In this renewal application, we propose to extend our discoveries during the previous funding period on the ion channel protein complex of NALCN, UNC79 and UNC80. We discovered that the NALCN protein forms a complex with UNC79 and UNC80 in mammalian brain and is a major contributor the basal sodium leak conductance in the neurons. The channel is also controlled by neuro-peptides through G protein-coupled receptors but in a G protein-independent fashion. Knocking out Nalcn or Unc79 leads to neonatal lethality and the mutant neurons are less excitable. UNC79 and UNC80 are large novel proteins well conserved among species. They are required for the ion channel function. Despite their large sizes (~3,000 amino acids), they do not have recognizable domains. We will use biochemical and electrophysiological studies to define the interaction domains on each of the proteins, and find out their contribution to the ion channel function (aims 1 and 2). NALCN's G protein-independent activation is quite unique and it provides an opportunity to dissect this unusual ion channel activation pathway by G protein-coupled receptors.
In aim 3, we study the mechanisms of this activation by revealing the protein domains and the signaling steps important for the pathway. Results from these studies will help us understand how neuronal excitability is regulated at the molecular level under physiological and pathophysiological conditions such as autism, paralysis, seizure and epilepsy.

Public Health Relevance

This renewal proposal studies how the excitability of neurons is regulated by a sodium leak ion channel protein complex. Results from these studies will help understand neuronal excitabilities in physiological and pathophysiological conditions such as autism, paralysis, seizure and epilepsy

Agency
National Institute of Health (NIH)
Type
Research Project (R01)
Project #
5R01NS055293-07
Application #
8738717
Study Section
Neurotransporters, Receptors, and Calcium Signaling Study Section (NTRC)
Program Officer
Stewart, Randall R
Project Start
Project End
Budget Start
Budget End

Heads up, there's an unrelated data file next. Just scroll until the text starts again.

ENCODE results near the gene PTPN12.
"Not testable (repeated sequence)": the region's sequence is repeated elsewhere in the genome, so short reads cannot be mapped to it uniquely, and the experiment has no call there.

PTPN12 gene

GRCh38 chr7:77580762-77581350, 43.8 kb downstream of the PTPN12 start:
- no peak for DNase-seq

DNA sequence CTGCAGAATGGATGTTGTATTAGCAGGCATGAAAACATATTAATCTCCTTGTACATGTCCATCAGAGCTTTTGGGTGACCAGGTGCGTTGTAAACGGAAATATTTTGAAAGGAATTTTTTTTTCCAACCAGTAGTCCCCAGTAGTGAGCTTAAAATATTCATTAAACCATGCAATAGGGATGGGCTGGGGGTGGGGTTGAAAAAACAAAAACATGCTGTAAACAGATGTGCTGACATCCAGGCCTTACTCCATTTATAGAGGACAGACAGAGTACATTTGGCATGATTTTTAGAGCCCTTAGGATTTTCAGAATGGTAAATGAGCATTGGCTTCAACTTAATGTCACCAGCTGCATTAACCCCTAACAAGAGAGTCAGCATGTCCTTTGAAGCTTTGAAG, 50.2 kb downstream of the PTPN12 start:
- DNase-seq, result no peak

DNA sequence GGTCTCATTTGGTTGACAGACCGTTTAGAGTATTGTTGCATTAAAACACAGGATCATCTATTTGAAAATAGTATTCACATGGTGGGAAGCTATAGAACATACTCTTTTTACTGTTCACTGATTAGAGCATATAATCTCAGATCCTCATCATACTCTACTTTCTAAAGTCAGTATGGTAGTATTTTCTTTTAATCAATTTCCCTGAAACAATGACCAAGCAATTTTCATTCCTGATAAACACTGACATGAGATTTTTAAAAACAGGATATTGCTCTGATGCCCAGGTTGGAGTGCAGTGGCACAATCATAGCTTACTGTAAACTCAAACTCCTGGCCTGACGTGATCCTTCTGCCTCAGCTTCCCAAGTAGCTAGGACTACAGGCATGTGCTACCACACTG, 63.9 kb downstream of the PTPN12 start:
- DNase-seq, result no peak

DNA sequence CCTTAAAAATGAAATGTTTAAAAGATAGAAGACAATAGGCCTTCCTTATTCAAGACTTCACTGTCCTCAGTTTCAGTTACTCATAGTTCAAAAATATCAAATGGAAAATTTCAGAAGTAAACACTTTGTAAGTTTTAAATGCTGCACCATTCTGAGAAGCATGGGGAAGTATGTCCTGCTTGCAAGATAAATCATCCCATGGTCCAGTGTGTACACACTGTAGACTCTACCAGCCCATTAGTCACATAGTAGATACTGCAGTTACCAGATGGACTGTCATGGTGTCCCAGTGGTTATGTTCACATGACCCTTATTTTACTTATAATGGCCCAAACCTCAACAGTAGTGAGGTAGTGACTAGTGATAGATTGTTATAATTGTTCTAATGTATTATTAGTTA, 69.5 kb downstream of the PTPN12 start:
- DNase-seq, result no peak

Support Year
7
Fiscal Year
2014
Total Cost
Indirect Cost
Name
University of Pennsylvania
Department
Biology
Type
Schools of Arts and Sciences
DUNS #
City
Philadelphia
State
PA
Country
United States
Zip Code
19104
Stray-Pedersen, Asbjørg; Cobben, Jan-Maarten; Prescott, Trine E et al. (2016) Biallelic Mutations in UNC80 Cause Persistent Hypotonia, Encephalopathy, Growth Retardation, and Severe Intellectual Disability. Am J Hum Genet 98:202-9
Guo, Jiangtao; Zeng, Weizhong; Chen, Qingfeng et al. (2016) Structure of the voltage-gated two-pore channel TPC1 from Arabidopsis thaliana. Nature 531:196-201
Flourakis, Matthieu; Kula-Eversole, Elzbieta; Hutchison, Alan L et al. (2015) A Conserved Bicycle Model for Circadian Clock Control of Membrane Excitability. Cell 162:836-48
Xu, Haoxing; Ren, Dejian (2015) Lysosomal physiology. Annu Rev Physiol 77:57-80
Cang, Chunlei; Bekele, Biruk; Ren, Dejian (2014) The voltage-gated sodium channel TPC1 confers endolysosomal excitability. Nat Chem Biol 10:463-9
Cang, Chunlei; Aranda, Kimberly; Ren, Dejian (2014) A non-inactivating high-voltage-activated two-pore Na⁺ channel that supports ultra-long action potentials and membrane bistability. Nat Commun 5:5015
Cang, Chunlei; Zhou, Yandong; Navarro, Betsy et al. (2013) mTOR regulates lysosomal ATP-sensitive two-pore Na(+) channels to adapt to metabolic state. Cell 152:778-90
Kim, Byung Joo; Chang, In Youb; Choi, Seok et al. (2012) Involvement of Na(+)-leak channel in substance P-induced depolarization of pacemaking activity in interstitial cells of Cajal. Cell Physiol Biochem 29:501-10
Wang, Xiang; Zhang, Xiaoli; Dong, Xian-Ping et al. (2012) TPC proteins are phosphoinositide- activated sodium-selective ion channels in endosomes and lysosomes. Cell 151:372-83
Ren, Dejian (2011) Sodium leak channels in neuronal excitability and rhythmic behaviors. Neuron 72:899-911

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